with a star.

This song knows what I did, love

and maybe it was wrong

But maybe it was right

-she takes a bite-

On time, like April in Paris, like

It Never Entered My Mind

the stars aligned

-So I offered him 

the Apple, So What (?)- 

I wanted us to leave the Garden,

make it personal, love, and

messy. Human. Let it be

a growing thing, a fumbling, 

breathing, living, with starts

and stops and flaws and flesh

Not unlike the way I 

write, while you and God

are out making the world,

I wait on my words

until enough time has passed

enough songs

have played and I’m ready

To say what stays 

close to my chest

The Garden and its Story

can only give so much 

can only paint the shape of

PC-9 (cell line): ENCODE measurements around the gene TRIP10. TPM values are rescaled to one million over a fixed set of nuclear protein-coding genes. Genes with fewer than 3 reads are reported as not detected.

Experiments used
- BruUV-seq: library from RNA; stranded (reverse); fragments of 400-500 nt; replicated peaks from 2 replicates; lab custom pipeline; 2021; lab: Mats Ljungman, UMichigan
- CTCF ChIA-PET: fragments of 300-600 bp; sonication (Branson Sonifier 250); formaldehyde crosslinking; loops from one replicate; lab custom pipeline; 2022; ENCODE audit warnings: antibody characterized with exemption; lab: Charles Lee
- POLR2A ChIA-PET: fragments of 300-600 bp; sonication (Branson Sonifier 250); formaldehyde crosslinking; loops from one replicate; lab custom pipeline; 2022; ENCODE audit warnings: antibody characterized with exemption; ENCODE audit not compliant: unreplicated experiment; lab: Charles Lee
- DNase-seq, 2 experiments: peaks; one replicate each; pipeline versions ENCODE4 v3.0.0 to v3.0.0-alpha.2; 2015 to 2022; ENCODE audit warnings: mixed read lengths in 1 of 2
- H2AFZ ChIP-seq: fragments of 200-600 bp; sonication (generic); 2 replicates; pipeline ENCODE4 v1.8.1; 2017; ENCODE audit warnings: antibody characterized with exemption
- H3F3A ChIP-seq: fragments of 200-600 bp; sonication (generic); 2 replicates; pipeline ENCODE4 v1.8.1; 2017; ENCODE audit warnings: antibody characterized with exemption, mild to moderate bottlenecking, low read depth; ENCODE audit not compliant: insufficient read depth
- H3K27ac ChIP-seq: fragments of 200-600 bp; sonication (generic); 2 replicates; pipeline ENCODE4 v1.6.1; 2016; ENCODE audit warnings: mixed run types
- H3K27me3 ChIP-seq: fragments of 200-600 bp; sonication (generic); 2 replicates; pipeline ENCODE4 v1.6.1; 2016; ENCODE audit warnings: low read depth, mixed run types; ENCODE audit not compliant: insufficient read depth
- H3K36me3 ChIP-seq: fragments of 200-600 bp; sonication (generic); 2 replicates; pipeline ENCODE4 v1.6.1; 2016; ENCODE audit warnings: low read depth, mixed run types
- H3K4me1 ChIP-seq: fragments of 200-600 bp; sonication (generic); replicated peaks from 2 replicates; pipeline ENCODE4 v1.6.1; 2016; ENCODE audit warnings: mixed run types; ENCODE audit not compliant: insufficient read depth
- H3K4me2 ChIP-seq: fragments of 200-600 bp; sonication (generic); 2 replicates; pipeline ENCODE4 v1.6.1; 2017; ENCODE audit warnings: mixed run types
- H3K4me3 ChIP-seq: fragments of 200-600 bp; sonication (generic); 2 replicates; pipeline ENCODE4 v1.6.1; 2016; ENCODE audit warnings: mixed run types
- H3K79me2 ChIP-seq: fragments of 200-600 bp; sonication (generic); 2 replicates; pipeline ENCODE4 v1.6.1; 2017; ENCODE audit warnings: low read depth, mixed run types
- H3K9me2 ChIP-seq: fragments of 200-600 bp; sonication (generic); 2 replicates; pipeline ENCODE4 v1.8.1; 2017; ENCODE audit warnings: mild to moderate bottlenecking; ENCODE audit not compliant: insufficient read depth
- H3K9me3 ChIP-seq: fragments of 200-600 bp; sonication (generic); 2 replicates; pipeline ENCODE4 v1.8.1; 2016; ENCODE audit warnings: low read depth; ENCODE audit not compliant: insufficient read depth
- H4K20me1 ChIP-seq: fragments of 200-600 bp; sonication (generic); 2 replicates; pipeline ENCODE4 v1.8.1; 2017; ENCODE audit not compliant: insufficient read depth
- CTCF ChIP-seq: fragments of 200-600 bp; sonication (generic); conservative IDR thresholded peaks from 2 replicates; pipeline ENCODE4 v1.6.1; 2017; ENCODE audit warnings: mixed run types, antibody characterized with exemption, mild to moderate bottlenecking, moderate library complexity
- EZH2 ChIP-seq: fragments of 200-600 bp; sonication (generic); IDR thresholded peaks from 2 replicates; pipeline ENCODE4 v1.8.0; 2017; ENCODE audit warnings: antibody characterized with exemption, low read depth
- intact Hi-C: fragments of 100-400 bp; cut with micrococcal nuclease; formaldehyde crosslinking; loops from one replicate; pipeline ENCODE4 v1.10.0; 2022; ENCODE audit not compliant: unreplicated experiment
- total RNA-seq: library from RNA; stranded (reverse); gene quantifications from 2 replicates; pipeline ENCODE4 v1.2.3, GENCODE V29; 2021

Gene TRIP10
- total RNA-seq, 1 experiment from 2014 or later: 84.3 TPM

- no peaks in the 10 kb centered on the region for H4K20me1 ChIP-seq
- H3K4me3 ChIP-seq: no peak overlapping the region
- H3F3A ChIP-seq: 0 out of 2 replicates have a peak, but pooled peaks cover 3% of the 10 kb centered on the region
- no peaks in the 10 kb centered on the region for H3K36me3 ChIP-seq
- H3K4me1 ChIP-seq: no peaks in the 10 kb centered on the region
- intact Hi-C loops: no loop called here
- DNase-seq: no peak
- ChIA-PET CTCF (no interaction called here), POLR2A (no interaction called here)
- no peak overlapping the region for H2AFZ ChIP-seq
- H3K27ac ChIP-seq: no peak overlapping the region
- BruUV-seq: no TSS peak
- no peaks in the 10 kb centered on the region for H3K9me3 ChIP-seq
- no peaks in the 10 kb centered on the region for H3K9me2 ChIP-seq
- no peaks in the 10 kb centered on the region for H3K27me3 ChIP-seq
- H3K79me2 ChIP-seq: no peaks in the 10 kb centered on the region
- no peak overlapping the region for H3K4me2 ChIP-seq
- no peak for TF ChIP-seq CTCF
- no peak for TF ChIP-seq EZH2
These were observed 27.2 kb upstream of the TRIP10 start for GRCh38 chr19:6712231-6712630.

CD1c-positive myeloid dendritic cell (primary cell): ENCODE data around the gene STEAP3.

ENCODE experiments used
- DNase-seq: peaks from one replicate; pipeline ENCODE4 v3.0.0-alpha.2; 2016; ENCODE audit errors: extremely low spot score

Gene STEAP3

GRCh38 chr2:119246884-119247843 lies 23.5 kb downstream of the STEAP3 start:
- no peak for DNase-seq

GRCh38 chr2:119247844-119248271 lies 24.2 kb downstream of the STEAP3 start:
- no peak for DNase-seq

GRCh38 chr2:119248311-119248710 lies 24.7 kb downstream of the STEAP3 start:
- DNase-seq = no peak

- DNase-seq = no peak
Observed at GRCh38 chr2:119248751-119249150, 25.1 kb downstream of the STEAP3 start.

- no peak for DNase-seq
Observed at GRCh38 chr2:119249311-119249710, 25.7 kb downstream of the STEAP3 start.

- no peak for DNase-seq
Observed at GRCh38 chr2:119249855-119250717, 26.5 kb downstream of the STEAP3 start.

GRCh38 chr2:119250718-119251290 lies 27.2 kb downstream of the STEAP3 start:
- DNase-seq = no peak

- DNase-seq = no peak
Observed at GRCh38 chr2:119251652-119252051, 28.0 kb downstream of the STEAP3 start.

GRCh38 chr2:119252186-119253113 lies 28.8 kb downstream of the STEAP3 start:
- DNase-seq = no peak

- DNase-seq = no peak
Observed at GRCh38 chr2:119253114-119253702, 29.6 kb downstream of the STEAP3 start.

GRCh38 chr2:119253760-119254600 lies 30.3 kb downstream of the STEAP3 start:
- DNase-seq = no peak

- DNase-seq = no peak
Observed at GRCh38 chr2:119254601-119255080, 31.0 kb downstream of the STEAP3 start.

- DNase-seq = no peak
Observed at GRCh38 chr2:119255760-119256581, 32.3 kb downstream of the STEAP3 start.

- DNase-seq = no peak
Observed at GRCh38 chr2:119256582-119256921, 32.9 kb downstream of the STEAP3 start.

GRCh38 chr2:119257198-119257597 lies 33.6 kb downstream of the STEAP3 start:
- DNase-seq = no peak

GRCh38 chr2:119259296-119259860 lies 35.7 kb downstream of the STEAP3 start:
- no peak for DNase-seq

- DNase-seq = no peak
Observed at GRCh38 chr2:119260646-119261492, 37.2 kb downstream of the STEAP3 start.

a thing, and though words may 

Last long after we do not,

I would rather have what 

words chase, what 

no one owns, what can’t be bought

Or clothed or kept: 


In the act, the doing,

the making

of your art.

(Morality is sought.) So,

take this Apple

and this body after

the Fall. Released from the gates of Glory

Tell me love

What do you think, 

What do you know, 

What do you see,

How does it feel.

Moon in Scorpio

That wind outside leaves 


just as it wasn’t

Sucked up the black 

and white autumn, 

a scarecrow 

a scared little lion and the man 

made of tin

Picked up this city

spun it around 

and dropped it 

on Wicked old stories 

from the East

whose time had come to die

Will someone seek 

technicolor revenge? 

Like it or not

they are on the road 

to battle with

the Wizard

Ask their questions 

if they dare

Will the girl and her dog ever 

make it back from Somewhere

Over the Rainbow? 


he will leave

with a heart 

some courage, maybe even 

be made real 

She will not 

go back

quite the same

She will make her own home  

all the wiser,

softer, safe 

Not so rest 

less anymore

Perfumed, bejeweled, 

blood red

From the Witch 

she learned 

the power of water

and to write it all down

Jupiter in Aries